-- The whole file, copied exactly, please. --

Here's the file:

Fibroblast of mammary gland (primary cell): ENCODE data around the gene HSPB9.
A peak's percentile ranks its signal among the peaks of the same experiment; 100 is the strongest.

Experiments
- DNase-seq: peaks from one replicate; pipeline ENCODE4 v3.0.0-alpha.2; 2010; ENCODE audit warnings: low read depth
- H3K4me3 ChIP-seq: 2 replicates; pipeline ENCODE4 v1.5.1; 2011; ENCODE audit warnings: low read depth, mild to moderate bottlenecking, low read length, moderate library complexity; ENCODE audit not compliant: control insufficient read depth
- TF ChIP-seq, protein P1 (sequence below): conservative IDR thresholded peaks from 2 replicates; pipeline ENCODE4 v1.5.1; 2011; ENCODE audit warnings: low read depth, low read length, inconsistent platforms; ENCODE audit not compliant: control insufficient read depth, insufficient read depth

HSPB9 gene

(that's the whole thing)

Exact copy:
Fibroblast of mammary gland (primary cell): ENCODE data around the gene HSPB9.
A peak's percentile ranks its signal among the peaks of the same experiment; 100 is the strongest.

Experiments
- DNase-seq: peaks from one replicate; pipeline ENCODE4 v3.0.0-alpha.2; 2010; ENCODE audit warnings: low read depth
- H3K4me3 ChIP-seq: 2 replicates; pipeline ENCODE4 v1.5.1; 2011; ENCODE audit warnings: low read depth, mild to moderate bottlenecking, low read length, moderate library complexity; ENCODE audit not compliant: control insufficient read depth
- TF ChIP-seq, protein P1 (sequence below): conservative IDR thresholded peaks from 2 replicates; pipeline ENCODE4 v1.5.1; 2011; ENCODE audit warnings: low read depth, low read length, inconsistent platforms; ENCODE audit not compliant: control insufficient read depth, insufficient read depth

HSPB9 gene